***

    The issue of financial support now brings me back to the Research Framework Programme, which is one of the main tools for delivering the objectives listed above as well as more general to the importance of financial support to the Lisbon strategy and knowledge in the next Financial Perspective.

    As you will know, successive framework programmes have seen substantial increases in terms of budget, and also in terms of scope and ambition.

    Yet to keep pace with the changing world and maximise the impacts of European level financial support, the Commission believes a substantially more ambitious approach is needed for the future. The proposals for the 7th Framework Programme, presented by the Commission in April, match this ambition and are for a programme worth some 70 billion euro over seven years.

    Despite the lack of agreement on the overall EU budget, the Commission remains committed to a substantially increased Framework Programme as a priority. I believe that if we are to remain credible, we need to match our policy priorities with tangible proofs. What we need is a growth-oriented budget of the EU for the next Financial Perspective and we can achieve this only through giving a clear priority to Lisbon related spending.

    So what happens next? As you know Europe faces major questions concerning its future direction which impact heavily on the negotiations on financing of the EU for the period 2007-13, and hence the budget for the 7th Framework Programme.

    The Commission, for its part, has been clear. The budget must be re-orientated towards Lisbon objectives, and we have proposed a major increase in the research budget.

    As you know, the decisions on the framework programme are made by the Council and the European Parliament.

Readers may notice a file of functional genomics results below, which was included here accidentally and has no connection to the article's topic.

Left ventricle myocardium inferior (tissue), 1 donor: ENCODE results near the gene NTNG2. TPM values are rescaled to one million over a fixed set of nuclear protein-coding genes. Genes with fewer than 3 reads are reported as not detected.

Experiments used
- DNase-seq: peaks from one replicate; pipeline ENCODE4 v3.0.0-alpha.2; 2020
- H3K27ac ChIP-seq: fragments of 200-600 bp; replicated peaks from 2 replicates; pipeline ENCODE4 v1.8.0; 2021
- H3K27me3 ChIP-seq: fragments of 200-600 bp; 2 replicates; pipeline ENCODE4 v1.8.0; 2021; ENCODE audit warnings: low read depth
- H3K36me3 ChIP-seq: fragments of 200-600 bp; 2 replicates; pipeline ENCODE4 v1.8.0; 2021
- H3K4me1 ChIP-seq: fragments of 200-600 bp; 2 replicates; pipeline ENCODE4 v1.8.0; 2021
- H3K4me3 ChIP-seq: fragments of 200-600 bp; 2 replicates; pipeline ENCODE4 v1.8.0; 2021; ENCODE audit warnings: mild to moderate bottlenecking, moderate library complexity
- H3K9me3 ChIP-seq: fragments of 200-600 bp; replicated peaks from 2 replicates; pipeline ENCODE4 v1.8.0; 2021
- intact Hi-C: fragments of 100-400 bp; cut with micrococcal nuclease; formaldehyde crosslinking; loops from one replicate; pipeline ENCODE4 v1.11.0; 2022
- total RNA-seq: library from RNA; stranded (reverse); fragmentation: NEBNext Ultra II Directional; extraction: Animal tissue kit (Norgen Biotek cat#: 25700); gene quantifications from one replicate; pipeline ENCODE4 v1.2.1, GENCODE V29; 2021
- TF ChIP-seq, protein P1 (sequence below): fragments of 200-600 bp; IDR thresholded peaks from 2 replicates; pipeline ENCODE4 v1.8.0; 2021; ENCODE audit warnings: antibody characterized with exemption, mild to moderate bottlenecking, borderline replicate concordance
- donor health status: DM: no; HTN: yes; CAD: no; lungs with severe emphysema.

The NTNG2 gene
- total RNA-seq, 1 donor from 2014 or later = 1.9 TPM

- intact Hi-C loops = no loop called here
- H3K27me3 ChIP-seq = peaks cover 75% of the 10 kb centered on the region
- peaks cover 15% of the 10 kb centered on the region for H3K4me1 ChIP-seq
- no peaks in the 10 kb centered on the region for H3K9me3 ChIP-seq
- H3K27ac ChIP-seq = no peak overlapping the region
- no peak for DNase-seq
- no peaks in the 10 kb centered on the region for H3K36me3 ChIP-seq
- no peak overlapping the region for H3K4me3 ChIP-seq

The Commission intends to play as strong and constructive a role as possible and last week we came forward with our own contribution to help kick-start the negotiation and help to ensure that a successful conclusion is reached in December.

    We will continue to argue for a substantial increase in the research budget at both EU and national levels, which we consider absolutely necessary if we are serious about transforming to a knowledge economy.

    What Europe needs are tools to deliver its policies that can bring growth and jobs throughout the Union. If we are to remain credible, we need to match our policy priorities with tangible proofs, that is a growth-oriented budget of the EU for the next Financial Perspective.

    ***

    Ladies and Gentlemen,

    With these two proposals – the Communication “More research and innovation” and the 7th Research Framework Programme, we have two of the main elements for implementing the “knowledge and innovation” pillar of the Lisbon strategy.

    In both cases, we are still at the stage of proposals. There is intense work ahead of us. You can rest assured that I will work my hardest to get our proposal for the next Framework Programme through in order to make these proposals a reality.

    I count on your support in this effort.

    Thank you.

    Item source: SPEECH/05/654 Date: 28/10/2005 Previous Item Back to Titles Print Item